This picture pretty much sums up what I look like when I walk through the gates of Leone High School. We’ve been writing poetry using lots of adjectives in my mainstream level classes so I’ll use some adjectives to describe myself:
-Happy. See that smile? That’s plastered on my face wherever I go. Even if I’m miserable, I still get greeted with a bazillion, “Hi Miss Quinn’s” and I’d hate to disappoint without any sort of positive feedback.
-Island-y. I’ve got the suntanned skin, the slippers, and the flowery skirt. Sometimes, it’s just too hot for a puletasi, so I opt for a cute skirt instead. You'll also notice that my hair is down. That very rarely happens.
- Curious. What am I doing in this picture? Making sure 20 blindfolded students don’t do anything out of the ordinary as we walk around campus. A student snapped this when he was in charge of my camera during the activity.
Those are just a few words that sum up my everyday life in American Samoa. I’m happy, I do my best to be island-y, and I’m curious about everything.
This week in particular, I’m happy because…
-I’ve gotten picked up by an ‘aiga bus the past two mornings right outside my house. Free rides to school are great because I don’t walk into my classroom sweating like a river!
- I was given a box of chocolate macadamia nuts straight from Hawaii, and a bottle of cold Koko Samoa from two different students on the same day. Hooray – chocolate overload!
-We had an excellent first track meet on Monday. While it was not at all hardcore like track meets in the states, it was still fun and our team had an absolute blast. Today in practice, I forced my runners to run 3 miles, do pushups, and then 150 crunches. By their ridiculous reaction to the crunches, I could tell that they had never really done them before. “UAHHHHHHH.” “OHHHHH.” “My STOMACH.” These phrases were moaned as they laid on the ground splayed out – exhausted. I just laughed.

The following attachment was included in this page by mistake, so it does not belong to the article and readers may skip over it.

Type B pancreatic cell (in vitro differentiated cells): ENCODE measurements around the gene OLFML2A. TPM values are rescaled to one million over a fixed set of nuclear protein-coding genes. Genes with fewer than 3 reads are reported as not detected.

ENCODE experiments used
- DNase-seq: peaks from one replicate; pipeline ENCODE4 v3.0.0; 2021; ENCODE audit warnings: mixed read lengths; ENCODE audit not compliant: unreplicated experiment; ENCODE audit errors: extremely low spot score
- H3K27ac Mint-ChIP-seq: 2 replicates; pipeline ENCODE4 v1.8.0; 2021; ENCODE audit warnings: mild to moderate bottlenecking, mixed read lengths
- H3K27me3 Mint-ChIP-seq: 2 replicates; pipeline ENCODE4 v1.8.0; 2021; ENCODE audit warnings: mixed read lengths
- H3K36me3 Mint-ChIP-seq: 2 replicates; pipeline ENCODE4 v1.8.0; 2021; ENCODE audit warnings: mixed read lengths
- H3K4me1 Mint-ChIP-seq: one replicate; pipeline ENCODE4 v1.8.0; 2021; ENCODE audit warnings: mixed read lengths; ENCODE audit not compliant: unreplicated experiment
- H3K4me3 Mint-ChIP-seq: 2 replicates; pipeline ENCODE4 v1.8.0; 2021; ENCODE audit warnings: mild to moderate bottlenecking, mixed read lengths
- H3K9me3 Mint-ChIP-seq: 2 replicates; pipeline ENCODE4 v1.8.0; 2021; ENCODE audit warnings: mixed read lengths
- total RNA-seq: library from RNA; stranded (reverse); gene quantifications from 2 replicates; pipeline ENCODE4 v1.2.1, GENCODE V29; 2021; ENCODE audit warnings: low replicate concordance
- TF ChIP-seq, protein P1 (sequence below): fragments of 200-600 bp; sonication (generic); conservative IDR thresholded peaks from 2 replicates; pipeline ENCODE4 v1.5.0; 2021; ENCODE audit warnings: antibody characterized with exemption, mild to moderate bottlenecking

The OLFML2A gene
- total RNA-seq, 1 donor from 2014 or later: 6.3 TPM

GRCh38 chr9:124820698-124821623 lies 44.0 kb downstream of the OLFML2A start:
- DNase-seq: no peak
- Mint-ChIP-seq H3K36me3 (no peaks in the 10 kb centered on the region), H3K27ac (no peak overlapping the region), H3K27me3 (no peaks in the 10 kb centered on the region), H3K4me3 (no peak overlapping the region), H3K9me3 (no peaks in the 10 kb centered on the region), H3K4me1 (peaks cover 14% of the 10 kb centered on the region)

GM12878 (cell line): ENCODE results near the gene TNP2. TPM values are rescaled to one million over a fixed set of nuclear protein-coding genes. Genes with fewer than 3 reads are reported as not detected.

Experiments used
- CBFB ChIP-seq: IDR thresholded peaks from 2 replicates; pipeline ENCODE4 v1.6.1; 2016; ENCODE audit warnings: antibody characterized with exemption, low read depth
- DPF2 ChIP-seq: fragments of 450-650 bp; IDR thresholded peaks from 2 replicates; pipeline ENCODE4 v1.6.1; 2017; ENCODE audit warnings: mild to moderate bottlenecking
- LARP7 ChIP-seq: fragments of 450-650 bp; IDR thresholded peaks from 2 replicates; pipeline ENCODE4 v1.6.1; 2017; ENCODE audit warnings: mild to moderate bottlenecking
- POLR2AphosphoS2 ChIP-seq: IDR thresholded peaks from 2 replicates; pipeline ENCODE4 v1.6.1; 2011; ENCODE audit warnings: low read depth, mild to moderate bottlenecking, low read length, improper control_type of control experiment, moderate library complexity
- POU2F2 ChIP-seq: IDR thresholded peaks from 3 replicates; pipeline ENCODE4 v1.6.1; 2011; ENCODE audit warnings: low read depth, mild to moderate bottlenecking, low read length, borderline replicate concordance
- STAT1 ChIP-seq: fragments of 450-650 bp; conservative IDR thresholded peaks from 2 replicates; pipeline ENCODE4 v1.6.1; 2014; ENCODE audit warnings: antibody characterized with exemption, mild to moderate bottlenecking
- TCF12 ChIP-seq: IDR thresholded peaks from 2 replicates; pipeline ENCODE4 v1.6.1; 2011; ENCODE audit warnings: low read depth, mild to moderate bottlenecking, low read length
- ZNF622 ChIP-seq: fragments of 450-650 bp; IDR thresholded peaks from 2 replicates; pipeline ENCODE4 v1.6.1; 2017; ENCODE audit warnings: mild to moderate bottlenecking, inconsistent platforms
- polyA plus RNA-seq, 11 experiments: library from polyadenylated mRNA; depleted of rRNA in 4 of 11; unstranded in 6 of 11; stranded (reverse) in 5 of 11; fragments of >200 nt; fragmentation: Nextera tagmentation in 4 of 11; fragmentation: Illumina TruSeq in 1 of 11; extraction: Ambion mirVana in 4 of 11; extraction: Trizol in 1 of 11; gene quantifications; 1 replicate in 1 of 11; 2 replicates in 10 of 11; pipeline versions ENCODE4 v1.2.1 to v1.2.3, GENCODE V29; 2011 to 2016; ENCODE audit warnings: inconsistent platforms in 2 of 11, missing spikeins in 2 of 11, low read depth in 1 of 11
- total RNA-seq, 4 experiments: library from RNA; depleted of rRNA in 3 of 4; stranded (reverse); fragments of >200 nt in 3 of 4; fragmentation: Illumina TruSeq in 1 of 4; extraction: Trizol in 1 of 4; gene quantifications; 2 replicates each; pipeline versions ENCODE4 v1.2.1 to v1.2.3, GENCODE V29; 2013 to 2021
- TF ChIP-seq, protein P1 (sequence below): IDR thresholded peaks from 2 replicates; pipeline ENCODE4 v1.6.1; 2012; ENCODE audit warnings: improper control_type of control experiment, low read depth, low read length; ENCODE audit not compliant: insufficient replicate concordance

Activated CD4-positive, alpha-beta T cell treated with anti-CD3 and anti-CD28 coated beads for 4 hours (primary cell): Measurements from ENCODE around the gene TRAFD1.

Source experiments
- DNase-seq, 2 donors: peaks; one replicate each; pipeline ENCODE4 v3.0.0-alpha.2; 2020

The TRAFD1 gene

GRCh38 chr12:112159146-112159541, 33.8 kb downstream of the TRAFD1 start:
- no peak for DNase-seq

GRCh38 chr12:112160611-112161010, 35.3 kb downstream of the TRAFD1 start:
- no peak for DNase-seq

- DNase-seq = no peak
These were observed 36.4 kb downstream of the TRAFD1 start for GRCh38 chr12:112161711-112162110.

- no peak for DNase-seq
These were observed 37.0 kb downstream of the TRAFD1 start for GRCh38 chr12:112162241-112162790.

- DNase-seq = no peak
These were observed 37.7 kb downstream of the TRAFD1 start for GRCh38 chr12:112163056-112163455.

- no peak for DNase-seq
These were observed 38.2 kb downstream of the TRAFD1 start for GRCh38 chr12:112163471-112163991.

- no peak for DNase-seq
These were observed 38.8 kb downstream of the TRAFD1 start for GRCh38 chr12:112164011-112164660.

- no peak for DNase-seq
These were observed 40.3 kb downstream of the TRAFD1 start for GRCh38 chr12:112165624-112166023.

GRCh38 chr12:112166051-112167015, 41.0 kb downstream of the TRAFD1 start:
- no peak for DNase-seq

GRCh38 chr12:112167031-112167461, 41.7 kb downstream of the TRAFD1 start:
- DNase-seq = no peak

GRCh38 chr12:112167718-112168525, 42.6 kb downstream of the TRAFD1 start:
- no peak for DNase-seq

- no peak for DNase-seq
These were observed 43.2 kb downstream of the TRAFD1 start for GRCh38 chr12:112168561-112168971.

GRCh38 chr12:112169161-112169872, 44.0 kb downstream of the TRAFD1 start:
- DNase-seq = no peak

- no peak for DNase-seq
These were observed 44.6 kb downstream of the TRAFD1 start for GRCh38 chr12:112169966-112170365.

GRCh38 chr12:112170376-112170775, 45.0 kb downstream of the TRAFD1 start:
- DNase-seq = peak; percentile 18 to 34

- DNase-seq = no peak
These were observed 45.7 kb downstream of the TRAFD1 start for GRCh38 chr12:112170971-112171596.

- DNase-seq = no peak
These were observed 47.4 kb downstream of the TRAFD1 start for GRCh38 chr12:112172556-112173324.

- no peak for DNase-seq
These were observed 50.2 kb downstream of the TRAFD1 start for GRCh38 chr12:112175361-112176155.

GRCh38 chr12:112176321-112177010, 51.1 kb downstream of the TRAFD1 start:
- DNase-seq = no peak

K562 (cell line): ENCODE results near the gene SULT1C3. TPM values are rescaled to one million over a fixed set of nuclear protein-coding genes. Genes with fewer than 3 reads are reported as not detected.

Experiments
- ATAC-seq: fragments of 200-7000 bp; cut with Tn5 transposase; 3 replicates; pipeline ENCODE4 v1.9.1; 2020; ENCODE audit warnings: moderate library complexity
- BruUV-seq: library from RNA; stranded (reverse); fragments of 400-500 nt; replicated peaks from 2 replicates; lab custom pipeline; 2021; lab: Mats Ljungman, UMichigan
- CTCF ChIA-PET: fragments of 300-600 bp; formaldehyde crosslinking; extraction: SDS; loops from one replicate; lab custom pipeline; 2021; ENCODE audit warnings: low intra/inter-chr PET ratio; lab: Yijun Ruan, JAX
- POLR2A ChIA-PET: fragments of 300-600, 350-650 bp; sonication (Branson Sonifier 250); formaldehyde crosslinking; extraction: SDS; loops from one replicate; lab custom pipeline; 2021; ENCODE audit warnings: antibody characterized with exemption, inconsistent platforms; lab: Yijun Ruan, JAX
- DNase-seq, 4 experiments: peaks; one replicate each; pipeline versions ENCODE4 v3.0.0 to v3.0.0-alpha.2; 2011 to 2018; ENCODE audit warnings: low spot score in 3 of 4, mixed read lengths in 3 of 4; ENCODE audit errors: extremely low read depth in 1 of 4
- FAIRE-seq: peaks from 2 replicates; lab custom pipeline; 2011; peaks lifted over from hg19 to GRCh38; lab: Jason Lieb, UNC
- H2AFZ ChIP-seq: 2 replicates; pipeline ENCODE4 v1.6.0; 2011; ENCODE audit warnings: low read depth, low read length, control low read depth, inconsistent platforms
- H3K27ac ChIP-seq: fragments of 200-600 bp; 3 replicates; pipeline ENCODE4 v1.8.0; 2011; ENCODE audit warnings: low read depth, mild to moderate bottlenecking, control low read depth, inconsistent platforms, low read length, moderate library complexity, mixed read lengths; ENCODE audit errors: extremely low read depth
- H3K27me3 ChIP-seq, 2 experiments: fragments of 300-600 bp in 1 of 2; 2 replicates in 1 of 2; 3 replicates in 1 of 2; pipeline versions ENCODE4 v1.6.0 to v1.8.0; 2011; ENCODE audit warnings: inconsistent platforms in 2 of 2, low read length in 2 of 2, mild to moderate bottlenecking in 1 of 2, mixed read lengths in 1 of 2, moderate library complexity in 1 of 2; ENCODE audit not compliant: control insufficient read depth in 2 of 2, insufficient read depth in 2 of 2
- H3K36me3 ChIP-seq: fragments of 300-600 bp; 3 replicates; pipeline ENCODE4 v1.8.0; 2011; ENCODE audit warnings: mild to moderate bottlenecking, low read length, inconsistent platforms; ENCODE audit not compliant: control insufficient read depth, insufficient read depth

This week, I’m island-y because…
-I’m slowly catching on to Samoan phrases and sentences that my students say. A student asked me if I wanted to fight (jokingly) of course. “Ula vale?!” I responded with, “Le’ai!” and a smile. No. Students ask me for pencils or pens in Samoan. They tell me they’re going home in Samoan. Another student likes to constantly speak in Samoan to me. Sometimes it’s annoying, but I really like him, so most of the times it’s funny for me (and for everybody else) to try and figure out what he’s saying.
- I have to get a puletasi made for Samoan day. It’s also about time I get some more skirts made. I rotate about 10 different outfits to school and have been doing so for the entire year. Talk about BORING.
- I might be performing a Siva Samoa (the traditional Samoan dance) in front of the entire school as well as parents and other guests on Samoan Day. Ummm. What? This smiley, enthusiastic, palagi girl always gets herself into crazy situations. We’ll see what happens.
This week, I’m curious because…
-Why not? Ask questions. Try something new. Don’t do the same thing twice. I’m a teacher now. Being curious is just what I do.
Want to learn some Samoan? Or at least the very minimal Samoan that I do know? Stay tuned!